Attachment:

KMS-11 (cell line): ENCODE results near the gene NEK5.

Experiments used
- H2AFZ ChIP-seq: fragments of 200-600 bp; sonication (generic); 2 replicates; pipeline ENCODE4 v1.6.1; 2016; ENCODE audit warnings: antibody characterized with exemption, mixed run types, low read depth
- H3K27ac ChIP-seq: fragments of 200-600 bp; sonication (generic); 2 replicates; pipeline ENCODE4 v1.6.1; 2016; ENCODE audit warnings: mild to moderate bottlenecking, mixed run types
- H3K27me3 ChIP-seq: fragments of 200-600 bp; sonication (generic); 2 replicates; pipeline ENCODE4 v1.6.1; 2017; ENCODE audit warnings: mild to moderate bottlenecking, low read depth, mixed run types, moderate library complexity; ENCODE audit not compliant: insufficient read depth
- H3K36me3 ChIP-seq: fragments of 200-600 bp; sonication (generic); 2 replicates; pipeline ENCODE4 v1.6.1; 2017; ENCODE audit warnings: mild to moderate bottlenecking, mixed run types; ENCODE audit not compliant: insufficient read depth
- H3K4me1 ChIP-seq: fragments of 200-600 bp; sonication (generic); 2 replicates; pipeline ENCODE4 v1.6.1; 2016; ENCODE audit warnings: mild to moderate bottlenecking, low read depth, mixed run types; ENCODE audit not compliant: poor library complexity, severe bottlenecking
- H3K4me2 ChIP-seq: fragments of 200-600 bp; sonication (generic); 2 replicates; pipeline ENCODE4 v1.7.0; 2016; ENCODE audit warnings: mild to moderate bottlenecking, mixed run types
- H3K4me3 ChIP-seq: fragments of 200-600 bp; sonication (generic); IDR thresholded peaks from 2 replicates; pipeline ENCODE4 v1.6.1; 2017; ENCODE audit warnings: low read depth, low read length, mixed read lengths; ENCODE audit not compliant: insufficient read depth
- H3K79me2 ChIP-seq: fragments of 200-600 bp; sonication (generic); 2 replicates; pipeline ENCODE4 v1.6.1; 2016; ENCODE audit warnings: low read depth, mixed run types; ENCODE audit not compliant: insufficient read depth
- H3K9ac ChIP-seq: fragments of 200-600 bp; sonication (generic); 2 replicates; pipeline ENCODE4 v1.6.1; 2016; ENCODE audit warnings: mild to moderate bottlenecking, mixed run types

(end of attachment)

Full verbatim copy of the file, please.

KMS-11 (cell line): ENCODE results near the gene NEK5.

Experiments used
- H2AFZ ChIP-seq: fragments of 200-600 bp; sonication (generic); 2 replicates; pipeline ENCODE4 v1.6.1; 2016; ENCODE audit warnings: antibody characterized with exemption, mixed run types, low read depth
- H3K27ac ChIP-seq: fragments of 200-600 bp; sonication (generic); 2 replicates; pipeline ENCODE4 v1.6.1; 2016; ENCODE audit warnings: mild to moderate bottlenecking, mixed run types
- H3K27me3 ChIP-seq: fragments of 200-600 bp; sonication (generic); 2 replicates; pipeline ENCODE4 v1.6.1; 2017; ENCODE audit warnings: mild to moderate bottlenecking, low read depth, mixed run types, moderate library complexity; ENCODE audit not compliant: insufficient read depth
- H3K36me3 ChIP-seq: fragments of 200-600 bp; sonication (generic); 2 replicates; pipeline ENCODE4 v1.6.1; 2017; ENCODE audit warnings: mild to moderate bottlenecking, mixed run types; ENCODE audit not compliant: insufficient read depth
- H3K4me1 ChIP-seq: fragments of 200-600 bp; sonication (generic); 2 replicates; pipeline ENCODE4 v1.6.1; 2016; ENCODE audit warnings: mild to moderate bottlenecking, low read depth, mixed run types; ENCODE audit not compliant: poor library complexity, severe bottlenecking
- H3K4me2 ChIP-seq: fragments of 200-600 bp; sonication (generic); 2 replicates; pipeline ENCODE4 v1.7.0; 2016; ENCODE audit warnings: mild to moderate bottlenecking, mixed run types
- H3K4me3 ChIP-seq: fragments of 200-600 bp; sonication (generic); IDR thresholded peaks from 2 replicates; pipeline ENCODE4 v1.6.1; 2017; ENCODE audit warnings: low read depth, low read length, mixed read lengths; ENCODE audit not compliant: insufficient read depth
- H3K79me2 ChIP-seq: fragments of 200-600 bp; sonication (generic); 2 replicates; pipeline ENCODE4 v1.6.1; 2016; ENCODE audit warnings: low read depth, mixed run types; ENCODE audit not compliant: insufficient read depth
- H3K9ac ChIP-seq: fragments of 200-600 bp; sonication (generic); 2 replicates; pipeline ENCODE4 v1.6.1; 2016; ENCODE audit warnings: mild to moderate bottlenecking, mixed run types